According to the company's website, an existing coder may take 2 to 6 months to complete the program of study depending on their existing skill set while new coders may take up to 9 months or longer to complete the course. With just under a year left to meet regulatory requirements, I see real urgency coming as procrastinating healthcare providers are faced with the daunting task of coming into compliance in the closing months a year from now. So, CodeSmart claims to have an online ICD-10 training program for anybody in the healthcare sector. How is this business model being implemented, and what types of people are currently coming onboard? To best answer the question, investors should review the company's press releases since its May 2013 inception. Each press release seems to confirm CodeSmart's intention to be on the forefront of ICD-10 training and its commitment to sticking with its business model. Many of the announcements are accolades ranging from HIMSS endorsing the company as a top ICD-10 training solution, to the company being featured in Forbes and even Umbrella Research initiating coverage on the company with a "buy" rating and a $12 price target (shares closed Tuesday at $2.29). However, I believe the company's announcements about providing its services to multiple universities, hospitals and other entities are those in which interested investors should read more closely. Among the announced agreements include those with the following universities and healthcare-related entities: University of Central Florida Regional Extension Center (UCF-REC), Binghamton University, part of the State University of New York system, The Ballard Group, Jvion, State University of New York at Oswego, CIRACET, Amerinet and a host of others with three in October alone including the Veterans Affairs office located in Austin, Texas, North Oaks Health System in Louisiana, and San Jorge Children's Hospital in Puerto Rico. These are just a small sampling and apparently only scratch the surface as the Umbrella Research analysis claims that CodeSmart is "endorsed by over 60 colleges and universities nationwide for its quality of education."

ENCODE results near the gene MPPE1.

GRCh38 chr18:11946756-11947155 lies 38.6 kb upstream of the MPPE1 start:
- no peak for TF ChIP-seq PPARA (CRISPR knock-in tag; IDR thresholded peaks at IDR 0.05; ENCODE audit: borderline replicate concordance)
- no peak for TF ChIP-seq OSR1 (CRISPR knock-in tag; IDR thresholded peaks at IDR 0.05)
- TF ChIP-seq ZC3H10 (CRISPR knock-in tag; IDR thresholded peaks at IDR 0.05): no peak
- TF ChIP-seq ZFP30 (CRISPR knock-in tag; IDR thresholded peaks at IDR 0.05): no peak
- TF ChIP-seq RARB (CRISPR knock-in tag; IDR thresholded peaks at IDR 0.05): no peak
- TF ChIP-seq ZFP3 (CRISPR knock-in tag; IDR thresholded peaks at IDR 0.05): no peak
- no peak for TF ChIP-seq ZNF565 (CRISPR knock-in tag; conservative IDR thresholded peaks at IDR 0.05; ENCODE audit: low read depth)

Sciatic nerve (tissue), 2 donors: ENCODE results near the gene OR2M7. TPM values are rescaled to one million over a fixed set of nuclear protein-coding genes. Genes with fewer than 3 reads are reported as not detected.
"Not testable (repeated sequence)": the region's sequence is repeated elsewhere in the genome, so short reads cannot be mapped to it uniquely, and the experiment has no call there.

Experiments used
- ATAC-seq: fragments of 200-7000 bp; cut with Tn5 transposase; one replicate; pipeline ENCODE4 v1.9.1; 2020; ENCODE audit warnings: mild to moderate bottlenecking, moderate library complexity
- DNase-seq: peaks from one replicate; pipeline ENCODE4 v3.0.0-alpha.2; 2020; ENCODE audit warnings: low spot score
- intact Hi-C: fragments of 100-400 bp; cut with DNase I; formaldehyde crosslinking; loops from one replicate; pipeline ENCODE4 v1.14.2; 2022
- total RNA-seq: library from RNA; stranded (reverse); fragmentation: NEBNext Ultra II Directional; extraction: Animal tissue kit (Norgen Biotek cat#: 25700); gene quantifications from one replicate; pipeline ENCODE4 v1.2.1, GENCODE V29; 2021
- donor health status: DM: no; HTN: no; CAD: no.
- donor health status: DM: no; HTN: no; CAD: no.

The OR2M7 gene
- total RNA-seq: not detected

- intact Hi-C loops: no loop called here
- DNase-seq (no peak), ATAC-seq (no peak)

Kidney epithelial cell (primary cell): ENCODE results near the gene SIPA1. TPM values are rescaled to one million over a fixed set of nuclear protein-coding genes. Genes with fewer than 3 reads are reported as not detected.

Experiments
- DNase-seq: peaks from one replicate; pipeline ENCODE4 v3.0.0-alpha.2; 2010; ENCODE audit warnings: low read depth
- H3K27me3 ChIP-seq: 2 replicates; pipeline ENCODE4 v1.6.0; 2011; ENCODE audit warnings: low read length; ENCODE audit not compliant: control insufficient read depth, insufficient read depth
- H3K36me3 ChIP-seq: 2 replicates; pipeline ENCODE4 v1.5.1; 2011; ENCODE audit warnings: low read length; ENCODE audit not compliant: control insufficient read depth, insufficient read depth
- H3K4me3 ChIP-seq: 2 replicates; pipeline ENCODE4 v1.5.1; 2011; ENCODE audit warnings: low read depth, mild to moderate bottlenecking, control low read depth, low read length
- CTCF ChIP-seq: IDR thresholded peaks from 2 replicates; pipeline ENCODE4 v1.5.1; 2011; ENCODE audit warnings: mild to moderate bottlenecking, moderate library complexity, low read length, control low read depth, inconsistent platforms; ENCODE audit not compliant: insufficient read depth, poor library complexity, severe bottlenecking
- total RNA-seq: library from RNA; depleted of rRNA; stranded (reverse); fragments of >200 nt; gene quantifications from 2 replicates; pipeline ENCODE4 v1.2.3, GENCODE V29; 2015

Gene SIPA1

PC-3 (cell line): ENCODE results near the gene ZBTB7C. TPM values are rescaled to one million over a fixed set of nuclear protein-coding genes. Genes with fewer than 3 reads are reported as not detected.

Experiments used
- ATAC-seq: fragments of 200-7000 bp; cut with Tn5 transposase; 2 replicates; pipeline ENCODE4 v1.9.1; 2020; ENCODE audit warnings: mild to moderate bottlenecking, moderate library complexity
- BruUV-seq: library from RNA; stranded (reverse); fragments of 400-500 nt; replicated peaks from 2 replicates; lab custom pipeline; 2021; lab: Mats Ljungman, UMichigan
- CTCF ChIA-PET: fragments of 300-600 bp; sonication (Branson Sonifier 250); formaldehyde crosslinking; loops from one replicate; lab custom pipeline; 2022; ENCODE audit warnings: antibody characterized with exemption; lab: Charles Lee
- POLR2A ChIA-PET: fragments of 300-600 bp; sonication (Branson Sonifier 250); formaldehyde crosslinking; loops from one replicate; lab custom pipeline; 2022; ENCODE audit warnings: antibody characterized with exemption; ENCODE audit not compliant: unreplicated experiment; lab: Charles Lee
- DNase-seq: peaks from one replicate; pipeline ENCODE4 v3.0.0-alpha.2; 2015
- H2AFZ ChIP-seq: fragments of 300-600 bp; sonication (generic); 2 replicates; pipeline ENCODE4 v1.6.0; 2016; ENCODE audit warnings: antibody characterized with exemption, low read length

CodeSmart's business model certainly seems to have legitimized itself via a slew of accolades and agreements, and it would appear that the company should be well on its way to a profitable future. However, the current market capitalization appears to indicate that investors seem to be unsure of the company's potential. I believe entry at today's current levels could return significant gains for investors if these partnerships begin to generate solid revenue and attract additional clients through "word of mouth" or other networking means that universities and the healthcare sectors use for its communications. I do believe this is still a high-risk investment as any company would be at this stage of development. Nonetheless, the market addressed is significant with a huge need to fill as the October 2014 deadline begins to close in.